J: It still is hard for me to talk about, just because the way those things are related, I find sometimes that talking about it makes it come back. In a way, when you talk about something, you're living it. When you conjure up those feeling, they're there in the same way that they were when you weren't conjuring them up so it's a fine line between talking about it and feeling bad and just actually feeling bad. I know at this point that I can talk about it. It might freak me out a little bit, but it's not like I'm going to go back to where I was so it is really hard to talk about it and I think it's really taboo. I think talking about mental illness especially is way more taboo than talking about being gay or anything. I think it's one of the most taboo things left in U.S. society to talk about but I just feel like it's easy for me, at this point, to talk about being gay. It's totally easy. I know it's not easy for everyone, but for me, it's nothing and I know that it helps a lot of people that I'm really open about it and I talk about it but it's no skin off my back to talk about it at all. It doesn't challenge me. It doesn't bug me. It's just a given. Getting letters and talking to people that are dealing with coming out and still living with their parents that have to have way bigger struggles with being gay than I have, even though it's still hard. I mean, my parents don't like that I'm gay and of course I have problems every day or whatever, but I feel like I need to challenge myself by moving on to the next thing that is really hard for me to deal with and be open with and whatever. The way that those people need to find me and maybe write me a letter that says "You're the only person I can tell that I'm gay. I can't tell my friends, I can't tell my family." I need to find people like that to talk to about mental illness. I just see a lot of parallels. It's like if you know you're gay but you've never met anyone who says, "Hey, that's great that you're gay! I think being gay is better." I know there are people out there that would say, "Hey, right on that you're manic depressive! Manic depressive people are generally really smart and creative." Or whatever, just so that you can have a positive self-image. I think being diagnosed, it makes you into a demon. People start reading your moods like you have some kind of meter attached to your body and everything's pathologized instead of just having normal mood swings like regular people do. You just become some kind of demon. I know that I need to find people that are doing a lot of radical political work against the mental health establishment which is so connected with drugs. I mean, fucking half the people I know are on anti-depressants. There has to be something wrong when most people I know are taking some kind of anti-depressant. I feel like even though it's hard for me to talk about, that's the next thing I need to do.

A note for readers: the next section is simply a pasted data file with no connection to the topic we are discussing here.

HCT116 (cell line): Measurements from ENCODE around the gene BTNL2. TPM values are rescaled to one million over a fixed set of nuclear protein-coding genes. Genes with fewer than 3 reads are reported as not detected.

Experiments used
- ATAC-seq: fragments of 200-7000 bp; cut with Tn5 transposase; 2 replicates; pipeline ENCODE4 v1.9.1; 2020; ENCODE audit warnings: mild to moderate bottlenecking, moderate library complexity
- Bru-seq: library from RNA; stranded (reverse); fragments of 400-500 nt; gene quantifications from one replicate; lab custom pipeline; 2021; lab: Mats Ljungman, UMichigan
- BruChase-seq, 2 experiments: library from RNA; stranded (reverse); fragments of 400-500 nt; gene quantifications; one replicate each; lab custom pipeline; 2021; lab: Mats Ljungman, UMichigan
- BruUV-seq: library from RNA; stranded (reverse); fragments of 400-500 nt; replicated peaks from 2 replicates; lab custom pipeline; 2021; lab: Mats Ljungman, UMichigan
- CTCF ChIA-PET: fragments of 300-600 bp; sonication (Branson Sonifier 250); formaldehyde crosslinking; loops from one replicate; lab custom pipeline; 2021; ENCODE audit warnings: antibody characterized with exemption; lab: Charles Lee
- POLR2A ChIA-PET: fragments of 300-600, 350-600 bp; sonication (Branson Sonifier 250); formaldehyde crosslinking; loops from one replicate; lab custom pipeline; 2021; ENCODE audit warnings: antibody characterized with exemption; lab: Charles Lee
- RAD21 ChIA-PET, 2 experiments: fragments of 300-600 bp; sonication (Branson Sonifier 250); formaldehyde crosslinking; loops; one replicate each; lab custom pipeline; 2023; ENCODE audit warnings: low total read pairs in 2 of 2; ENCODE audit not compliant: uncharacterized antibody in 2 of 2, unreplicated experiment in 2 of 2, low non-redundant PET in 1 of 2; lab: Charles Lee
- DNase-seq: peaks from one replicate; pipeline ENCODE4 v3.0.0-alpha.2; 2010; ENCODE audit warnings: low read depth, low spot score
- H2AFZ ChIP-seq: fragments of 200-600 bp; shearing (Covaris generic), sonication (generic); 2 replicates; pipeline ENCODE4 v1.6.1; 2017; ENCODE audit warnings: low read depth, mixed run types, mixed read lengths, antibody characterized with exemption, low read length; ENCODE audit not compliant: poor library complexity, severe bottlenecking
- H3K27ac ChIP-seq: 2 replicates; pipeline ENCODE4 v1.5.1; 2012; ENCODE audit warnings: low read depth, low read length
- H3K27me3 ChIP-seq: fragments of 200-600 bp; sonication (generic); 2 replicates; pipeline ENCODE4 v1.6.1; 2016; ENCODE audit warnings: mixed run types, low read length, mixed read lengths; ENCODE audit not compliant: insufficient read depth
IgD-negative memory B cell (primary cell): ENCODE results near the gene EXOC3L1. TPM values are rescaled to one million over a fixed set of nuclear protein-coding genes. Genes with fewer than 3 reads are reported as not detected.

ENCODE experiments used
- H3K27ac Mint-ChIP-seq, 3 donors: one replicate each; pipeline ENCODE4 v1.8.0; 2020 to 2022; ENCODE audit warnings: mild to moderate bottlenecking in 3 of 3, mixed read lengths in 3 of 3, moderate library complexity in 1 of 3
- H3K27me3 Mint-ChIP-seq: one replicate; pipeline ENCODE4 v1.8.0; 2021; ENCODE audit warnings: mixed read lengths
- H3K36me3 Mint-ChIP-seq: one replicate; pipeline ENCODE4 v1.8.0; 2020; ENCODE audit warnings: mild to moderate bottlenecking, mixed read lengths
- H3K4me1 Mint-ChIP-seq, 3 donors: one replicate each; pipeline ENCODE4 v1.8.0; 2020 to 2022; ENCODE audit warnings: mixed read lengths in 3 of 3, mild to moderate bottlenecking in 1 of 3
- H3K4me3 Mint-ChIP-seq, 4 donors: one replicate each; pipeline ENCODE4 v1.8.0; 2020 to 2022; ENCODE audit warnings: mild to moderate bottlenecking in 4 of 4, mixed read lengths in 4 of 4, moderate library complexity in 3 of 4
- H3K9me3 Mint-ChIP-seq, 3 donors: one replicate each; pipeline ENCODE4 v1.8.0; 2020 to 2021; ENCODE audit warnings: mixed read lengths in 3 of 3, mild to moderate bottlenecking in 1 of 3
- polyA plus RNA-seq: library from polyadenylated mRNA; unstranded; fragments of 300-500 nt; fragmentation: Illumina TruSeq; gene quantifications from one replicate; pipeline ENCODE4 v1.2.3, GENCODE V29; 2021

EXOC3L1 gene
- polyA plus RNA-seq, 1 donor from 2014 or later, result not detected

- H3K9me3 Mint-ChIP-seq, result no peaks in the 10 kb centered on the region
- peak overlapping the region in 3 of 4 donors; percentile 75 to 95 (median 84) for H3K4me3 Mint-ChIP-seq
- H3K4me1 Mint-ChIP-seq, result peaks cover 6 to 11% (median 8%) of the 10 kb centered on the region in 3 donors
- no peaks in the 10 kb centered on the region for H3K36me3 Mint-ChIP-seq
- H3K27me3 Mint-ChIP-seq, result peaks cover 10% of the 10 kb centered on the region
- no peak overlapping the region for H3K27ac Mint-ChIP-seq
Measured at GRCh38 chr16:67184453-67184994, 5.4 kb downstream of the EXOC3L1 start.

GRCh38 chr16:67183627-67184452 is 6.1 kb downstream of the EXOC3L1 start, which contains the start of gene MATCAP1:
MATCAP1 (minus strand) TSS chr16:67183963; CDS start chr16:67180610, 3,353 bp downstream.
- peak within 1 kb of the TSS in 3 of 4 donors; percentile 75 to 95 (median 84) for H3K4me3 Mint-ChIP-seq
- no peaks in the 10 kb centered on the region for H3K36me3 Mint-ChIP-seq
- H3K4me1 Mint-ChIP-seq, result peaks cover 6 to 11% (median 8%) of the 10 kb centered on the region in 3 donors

Right. And going back to diagnosing, that's basically just another form of labeling which strips issues of the humanity and people behind it.
J: Right. Yeah. I just think going through the process of being diagnosed is one of the worst things for your self-esteem that can happen and it also it makes something a lot smaller than it really is and so, even for yourself, you don't think about the ways ... I don't know. If someone tells you you're manic depressive, it's too easy for you to look at bad examples of that and say, "Okay, this is what I am. Now I know what I am." Your personality forms around that instead of inventing your own or thinking you can do whatever you want. It's just bullshit. I don't think being diagnosed helps anyone.
It sounds like you're getting awfully close to "Yes I Am Too, But Who Am I Really?" That was the feeling I was getting off that song as well as "Remember Who You," this message of inventing your own identity and refusing to let people tell you who you are. Figure out who you are from what you do as opposed to what people think and say about you.
J: Right. I think things like that, like diagnoses, you can use them as a tool. In a way, it's really freeing to go, "I'm gay." When you realize that, it's like a moment of revelation that's incredibly liberating and, in a way, for me, when the doctor was saying, "Yeah, you're manic depressive," I was like, "Whoa." You can look back at your life and say, "Okay, a lot of things make a lot of sense now that didn't make a lot of sense before," in terms in the way that I act, in terms of the way my body responds to things, etc. etc. You have to be able to use that information and then move on. You can't let it stop you at that point. I just think that it's information and it should jut be used as information. I just tried to get into Canada yesterday. I got in, but the lady talked to me for an hour and a half about being bipolar because I had medicine and she had to know what the medicine was and blah blah blah, and talking about being a hazard to Canadian society and as soon as she saw my medicine, it was jut such as different experience at the border than I've ever had. There were all these people standing around, trying to decide what to do with me, talking about me in front of me as if I couldn't understand them. That was my first experience with mental illness and the state and it was really bad.